Volume 489, Number 3, October III 2008
|Page(s)||1029 - 1046|
|Published online||23 July 2008|
Max-Planck-Institut für extraterrestrische Physik, Giessenbachstraße, 85741 Garching, Germany e-mail: email@example.com
2 INAF Osservatorio Astronomico di Brera, via Brera 28, 20121 Milano, Italy
3 Institut für Astronomie der Universität Wien, Türkenschanzstr. 17, 1180 Wien, Austria
4 XMM-Newton Science Operations Centre, ESA, PO Box 78, 28691 Villanueva de la Cañada, Madrid, Spain
5 Department of Physics & Astronomy, University of Leicester, Leicester LE1 7RH, UK
Accepted: 15 July 2008
Aims. We present a study of the diffuse X-ray emission in the halo and the disc of the starburst galaxy NGC 253.
Methods. After removing point-like sources, we analysed XMM-Newton images, hardness ratio maps and spectra from several regions in the halo and the disc. We introduce a method to produce vignetting corrected images from the EPIC pn data, and we developed a procedure that allows a correct background treatment for low surface brightness spectra, using a local background, together with closed filter observations.
Results. Most of the emission from the halo is at energies below 1 keV. In the disc, also emission at higher energies is present. The extent of the diffuse emission along the major axis of the disc is 13.6 kpc. The halo resembles a horn structure and reaches out to ~9 kpc perpendicular to the disc. Disc regions that cover star forming regions, like spiral arms, show harder spectra than regions with lower star forming activity. Models for spectral fits of the disc regions need at least three components: two thermal plasmas with solar abundances plus a power law and galactic foreground absorption. Temperatures are between 0.1 and 0.3 keV and between 0.3 and 0.9 keV for the soft and the hard component, respectively. The power law component may indicate an unresolved contribution from X-ray binaries in the disc. The halo emission is not uniform, neither spatially nor spectrally. The southeastern halo is softer than the northwestern halo. To model the spectra in the halo, we needed two thermal plasmas with solar abundances plus galactic foreground absorption. Temperatures are around 0.1 and 0.3 keV. A comparison between X-ray and UV emission shows that both originate from the same regions. The UV emission is more extended in the southeastern halo, where it seems to form a shell around the X-ray emission.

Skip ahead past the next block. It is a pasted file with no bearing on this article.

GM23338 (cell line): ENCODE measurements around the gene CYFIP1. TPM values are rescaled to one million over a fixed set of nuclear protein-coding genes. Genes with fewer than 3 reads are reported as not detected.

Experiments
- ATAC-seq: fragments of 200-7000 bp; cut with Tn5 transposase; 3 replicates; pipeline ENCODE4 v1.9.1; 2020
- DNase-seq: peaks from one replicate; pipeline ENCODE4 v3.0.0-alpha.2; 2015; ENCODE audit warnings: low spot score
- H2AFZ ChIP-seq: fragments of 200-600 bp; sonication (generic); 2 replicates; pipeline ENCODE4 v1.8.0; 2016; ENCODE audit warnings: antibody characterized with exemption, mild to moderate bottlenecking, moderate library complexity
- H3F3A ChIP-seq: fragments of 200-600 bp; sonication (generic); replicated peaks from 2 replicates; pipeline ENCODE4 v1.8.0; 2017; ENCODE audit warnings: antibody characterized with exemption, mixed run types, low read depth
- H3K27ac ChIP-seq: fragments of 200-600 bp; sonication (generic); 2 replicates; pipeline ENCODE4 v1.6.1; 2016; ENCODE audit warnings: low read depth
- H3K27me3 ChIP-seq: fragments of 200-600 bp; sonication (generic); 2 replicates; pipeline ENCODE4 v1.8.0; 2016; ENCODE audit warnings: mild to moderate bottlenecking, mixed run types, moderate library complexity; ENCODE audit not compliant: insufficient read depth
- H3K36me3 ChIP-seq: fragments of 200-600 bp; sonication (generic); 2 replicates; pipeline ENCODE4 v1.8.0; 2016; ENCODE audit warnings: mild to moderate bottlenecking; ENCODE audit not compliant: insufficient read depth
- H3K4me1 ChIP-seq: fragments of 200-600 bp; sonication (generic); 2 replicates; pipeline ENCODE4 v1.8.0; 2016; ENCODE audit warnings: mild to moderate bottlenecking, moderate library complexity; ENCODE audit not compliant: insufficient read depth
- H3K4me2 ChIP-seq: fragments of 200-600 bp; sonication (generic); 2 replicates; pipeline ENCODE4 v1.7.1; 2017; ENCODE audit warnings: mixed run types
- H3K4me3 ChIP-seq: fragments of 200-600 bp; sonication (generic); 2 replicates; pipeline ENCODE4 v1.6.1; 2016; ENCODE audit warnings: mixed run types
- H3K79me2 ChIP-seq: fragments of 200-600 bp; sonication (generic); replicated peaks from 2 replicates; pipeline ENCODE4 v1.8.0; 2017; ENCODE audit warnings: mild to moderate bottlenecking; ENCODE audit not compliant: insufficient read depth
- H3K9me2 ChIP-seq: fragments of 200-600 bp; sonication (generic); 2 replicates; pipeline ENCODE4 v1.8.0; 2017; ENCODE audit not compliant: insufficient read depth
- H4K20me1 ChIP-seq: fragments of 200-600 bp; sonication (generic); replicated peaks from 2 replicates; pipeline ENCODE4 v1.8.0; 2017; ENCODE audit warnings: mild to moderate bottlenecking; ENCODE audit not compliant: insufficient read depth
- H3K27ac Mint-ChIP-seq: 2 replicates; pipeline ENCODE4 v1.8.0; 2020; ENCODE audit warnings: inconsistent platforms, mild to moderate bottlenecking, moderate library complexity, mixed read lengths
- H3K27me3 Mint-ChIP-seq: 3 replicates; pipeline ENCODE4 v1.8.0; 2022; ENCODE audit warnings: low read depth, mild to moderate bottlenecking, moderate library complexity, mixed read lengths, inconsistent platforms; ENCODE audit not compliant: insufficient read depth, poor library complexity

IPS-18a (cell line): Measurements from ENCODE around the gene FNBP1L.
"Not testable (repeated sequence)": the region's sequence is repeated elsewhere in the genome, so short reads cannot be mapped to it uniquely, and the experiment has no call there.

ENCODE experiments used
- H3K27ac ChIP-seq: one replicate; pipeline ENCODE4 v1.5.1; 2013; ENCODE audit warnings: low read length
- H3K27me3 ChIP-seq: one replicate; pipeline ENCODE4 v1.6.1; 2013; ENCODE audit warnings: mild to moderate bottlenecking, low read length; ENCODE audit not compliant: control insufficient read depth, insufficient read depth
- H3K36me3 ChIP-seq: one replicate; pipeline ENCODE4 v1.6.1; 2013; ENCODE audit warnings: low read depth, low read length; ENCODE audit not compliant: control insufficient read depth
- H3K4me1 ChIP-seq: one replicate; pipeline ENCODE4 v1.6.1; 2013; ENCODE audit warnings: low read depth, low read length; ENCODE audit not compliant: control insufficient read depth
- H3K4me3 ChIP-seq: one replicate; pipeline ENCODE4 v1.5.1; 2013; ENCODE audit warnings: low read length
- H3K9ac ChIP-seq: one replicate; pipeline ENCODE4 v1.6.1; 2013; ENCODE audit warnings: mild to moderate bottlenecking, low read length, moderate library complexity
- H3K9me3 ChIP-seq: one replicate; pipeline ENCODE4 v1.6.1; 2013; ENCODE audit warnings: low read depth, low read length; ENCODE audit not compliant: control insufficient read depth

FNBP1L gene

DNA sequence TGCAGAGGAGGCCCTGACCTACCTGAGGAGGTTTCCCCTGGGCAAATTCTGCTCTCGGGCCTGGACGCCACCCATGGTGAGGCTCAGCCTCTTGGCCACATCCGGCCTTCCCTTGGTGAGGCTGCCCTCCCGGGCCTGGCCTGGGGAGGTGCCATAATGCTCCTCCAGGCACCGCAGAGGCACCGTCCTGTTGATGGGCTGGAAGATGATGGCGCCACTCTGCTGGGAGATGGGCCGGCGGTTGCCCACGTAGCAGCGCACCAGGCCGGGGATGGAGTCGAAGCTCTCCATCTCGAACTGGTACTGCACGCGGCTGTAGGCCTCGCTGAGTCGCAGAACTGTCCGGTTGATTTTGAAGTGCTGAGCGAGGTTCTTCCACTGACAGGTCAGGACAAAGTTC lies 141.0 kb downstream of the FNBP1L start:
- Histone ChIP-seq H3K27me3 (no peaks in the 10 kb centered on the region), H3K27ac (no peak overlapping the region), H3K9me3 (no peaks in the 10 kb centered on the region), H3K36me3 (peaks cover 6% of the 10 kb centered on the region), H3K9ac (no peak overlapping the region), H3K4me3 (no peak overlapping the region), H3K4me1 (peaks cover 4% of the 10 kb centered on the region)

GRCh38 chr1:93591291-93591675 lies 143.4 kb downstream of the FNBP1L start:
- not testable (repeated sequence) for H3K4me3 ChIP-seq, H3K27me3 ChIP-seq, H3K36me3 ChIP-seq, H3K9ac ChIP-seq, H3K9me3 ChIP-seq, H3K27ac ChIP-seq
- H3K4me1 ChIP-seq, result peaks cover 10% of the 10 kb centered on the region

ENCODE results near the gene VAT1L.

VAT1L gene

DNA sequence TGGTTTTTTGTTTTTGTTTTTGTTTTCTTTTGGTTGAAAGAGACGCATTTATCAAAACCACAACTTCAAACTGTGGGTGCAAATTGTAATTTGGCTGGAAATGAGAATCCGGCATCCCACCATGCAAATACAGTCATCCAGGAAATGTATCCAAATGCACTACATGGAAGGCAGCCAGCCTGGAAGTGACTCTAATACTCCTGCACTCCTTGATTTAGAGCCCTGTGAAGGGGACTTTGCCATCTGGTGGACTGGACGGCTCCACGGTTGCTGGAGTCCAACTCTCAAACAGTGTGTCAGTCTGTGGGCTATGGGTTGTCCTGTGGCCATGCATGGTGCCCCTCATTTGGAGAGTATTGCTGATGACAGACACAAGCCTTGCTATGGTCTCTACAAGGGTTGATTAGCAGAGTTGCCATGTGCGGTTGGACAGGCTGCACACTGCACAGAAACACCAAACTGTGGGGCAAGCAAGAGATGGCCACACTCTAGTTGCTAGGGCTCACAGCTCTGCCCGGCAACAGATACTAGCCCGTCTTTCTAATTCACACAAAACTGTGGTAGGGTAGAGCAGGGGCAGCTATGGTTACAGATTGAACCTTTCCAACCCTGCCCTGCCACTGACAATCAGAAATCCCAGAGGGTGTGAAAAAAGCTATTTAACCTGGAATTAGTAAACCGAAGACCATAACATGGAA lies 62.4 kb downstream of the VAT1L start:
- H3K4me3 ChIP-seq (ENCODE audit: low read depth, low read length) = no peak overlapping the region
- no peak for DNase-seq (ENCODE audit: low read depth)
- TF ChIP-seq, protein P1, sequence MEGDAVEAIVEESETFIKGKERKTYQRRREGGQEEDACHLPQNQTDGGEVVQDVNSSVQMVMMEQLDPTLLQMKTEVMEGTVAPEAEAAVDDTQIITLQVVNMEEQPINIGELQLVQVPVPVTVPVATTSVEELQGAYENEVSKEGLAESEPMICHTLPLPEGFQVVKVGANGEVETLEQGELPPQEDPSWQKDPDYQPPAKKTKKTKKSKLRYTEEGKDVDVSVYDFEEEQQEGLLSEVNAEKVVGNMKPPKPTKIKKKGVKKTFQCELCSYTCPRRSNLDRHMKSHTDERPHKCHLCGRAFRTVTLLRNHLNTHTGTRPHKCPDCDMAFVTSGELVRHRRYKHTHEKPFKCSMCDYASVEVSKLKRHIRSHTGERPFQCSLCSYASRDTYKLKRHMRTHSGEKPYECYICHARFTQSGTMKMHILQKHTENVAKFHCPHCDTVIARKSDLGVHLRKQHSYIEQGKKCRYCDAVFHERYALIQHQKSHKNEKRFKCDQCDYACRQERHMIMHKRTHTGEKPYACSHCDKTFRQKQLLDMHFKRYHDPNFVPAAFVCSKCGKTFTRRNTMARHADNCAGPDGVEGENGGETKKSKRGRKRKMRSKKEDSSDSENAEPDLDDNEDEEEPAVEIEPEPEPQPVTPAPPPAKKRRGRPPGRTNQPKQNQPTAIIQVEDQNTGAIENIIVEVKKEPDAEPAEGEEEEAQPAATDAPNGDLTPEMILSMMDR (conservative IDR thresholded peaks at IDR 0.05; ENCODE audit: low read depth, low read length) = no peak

Key words: X-rays: galaxies / X-rays: ISM / galaxies: individual: NGC 253 / galaxies: halos / galaxies: ISM / galaxies: starburst
© ESO, 2008
Current usage metrics show cumulative count of Article Views (full-text article views including HTML views, PDF and ePub downloads, according to the available data) and Abstracts Views on Vision4Press platform.
Data correspond to usage on the plateform after 2015. The current usage metrics is available 48-96 hours after online publication and is updated daily on week days.
Initial download of the metrics may take a while.